In the above example, we’ve got the
sendAjaxRequest()function that performs the request, and below that, we’ve got our function call.
The function takes three parameters:
- The URL to send the request to
- The payload data
- A function callback
var xhr = window.XMLHttpRequest … statement attempts to create a new XMLHttpRequest instance. If the browser natively supports the XMLHttpRequest object, it will be used. Otherwise, an ActiveXObject will be used (on older IE 5 and IE6 browsers).
xhr.open statement initializes a new POST request to the ‘url‘ parameter passed as the first argument to the function.
Then the function attaches XMLHttpRequest‘s onreadystatechange() event handler to the xhr instance. That will be called once the XMLHttpRequest‘s readystatechange event is fired. Within the event handler, it checks to see if the readyState property is greater than 3 and status is 200. If it does, then calls our success callback with the XMLHttpRequest’s responseText.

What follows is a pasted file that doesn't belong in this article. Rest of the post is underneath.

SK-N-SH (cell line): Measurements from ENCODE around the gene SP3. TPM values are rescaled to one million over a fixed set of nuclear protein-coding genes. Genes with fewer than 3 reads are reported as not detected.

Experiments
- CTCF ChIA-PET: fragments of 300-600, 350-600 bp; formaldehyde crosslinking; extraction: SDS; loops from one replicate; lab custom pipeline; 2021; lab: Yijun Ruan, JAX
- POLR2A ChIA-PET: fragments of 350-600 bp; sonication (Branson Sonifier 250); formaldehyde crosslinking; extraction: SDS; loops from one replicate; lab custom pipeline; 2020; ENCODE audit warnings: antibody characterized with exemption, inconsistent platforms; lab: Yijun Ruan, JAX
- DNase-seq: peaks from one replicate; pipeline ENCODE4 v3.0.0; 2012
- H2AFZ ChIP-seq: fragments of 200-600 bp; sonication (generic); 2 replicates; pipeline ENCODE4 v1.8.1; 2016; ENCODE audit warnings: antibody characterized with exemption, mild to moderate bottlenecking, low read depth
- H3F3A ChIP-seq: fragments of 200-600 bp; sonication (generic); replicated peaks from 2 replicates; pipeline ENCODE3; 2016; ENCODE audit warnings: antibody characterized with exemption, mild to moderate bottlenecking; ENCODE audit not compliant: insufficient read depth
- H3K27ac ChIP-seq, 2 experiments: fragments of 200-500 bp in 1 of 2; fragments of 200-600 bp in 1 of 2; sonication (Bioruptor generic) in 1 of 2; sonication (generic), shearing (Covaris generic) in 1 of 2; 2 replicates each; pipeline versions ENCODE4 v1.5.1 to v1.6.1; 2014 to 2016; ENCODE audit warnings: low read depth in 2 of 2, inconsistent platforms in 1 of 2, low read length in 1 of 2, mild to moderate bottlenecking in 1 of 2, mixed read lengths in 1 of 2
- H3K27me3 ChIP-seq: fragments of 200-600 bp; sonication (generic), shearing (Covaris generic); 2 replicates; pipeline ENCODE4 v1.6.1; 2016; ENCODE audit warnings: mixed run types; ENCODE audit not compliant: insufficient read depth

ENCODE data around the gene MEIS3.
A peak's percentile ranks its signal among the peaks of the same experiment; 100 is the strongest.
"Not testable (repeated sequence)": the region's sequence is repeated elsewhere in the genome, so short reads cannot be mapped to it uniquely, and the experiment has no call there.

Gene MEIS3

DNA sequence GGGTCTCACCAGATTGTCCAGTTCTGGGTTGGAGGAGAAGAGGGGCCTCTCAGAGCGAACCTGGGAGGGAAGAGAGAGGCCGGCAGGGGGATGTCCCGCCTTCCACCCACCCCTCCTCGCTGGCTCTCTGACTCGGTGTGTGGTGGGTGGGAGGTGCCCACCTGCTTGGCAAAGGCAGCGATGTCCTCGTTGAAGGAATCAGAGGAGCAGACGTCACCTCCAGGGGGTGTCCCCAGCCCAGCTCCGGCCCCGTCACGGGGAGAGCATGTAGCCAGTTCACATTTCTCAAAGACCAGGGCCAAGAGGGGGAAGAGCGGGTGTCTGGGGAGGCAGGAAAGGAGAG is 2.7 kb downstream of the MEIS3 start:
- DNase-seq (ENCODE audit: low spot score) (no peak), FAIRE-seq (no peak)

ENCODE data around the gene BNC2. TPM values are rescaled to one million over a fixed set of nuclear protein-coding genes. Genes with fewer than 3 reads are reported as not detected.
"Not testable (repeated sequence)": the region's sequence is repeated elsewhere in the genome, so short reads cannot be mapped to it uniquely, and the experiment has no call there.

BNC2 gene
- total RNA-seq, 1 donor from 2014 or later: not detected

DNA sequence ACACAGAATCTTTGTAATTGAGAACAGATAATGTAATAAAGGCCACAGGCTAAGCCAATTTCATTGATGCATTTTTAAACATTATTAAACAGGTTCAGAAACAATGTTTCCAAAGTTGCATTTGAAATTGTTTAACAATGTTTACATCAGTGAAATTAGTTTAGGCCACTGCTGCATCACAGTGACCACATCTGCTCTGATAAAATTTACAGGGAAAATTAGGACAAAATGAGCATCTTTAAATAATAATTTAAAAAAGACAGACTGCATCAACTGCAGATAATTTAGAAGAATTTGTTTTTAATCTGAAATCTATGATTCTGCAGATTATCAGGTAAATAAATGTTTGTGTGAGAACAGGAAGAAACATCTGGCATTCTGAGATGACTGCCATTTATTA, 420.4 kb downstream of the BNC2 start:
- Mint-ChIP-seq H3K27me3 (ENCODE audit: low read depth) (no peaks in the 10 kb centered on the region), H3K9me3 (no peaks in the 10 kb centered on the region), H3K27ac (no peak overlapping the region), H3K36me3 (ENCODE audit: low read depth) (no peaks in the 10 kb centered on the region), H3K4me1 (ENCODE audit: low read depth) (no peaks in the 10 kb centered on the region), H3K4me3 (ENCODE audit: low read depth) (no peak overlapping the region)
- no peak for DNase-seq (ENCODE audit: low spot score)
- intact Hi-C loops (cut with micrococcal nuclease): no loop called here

Below the onreadystatechange() event handler, xhr‘s setRequestHeader() method is used to set the appropriate request headers to the server. The first statement sets the ‘X-Requested-With‘ header, while the second statement sets the ‘Content-Type‘ header. The Content-Type header indicates to the server the type of data that is sent from the client. In our case, it is set to application/x-www-form-urlencoded. multipart/form-data, text/plain and application/json are other popular examples.
On line 15, the
xhr.send() method dispatches the request, with ‘params‘ as the payload.
Finally, the xhr instance is returned to the caller.
The function call also has three parts to match with the function definition:
- The URL to which we need to send the request
- The payload to send to the server in the form of an object
- The callback function to handle the response (from onreadystatechange callback). In this case, the callback simply logs the response to the browser console.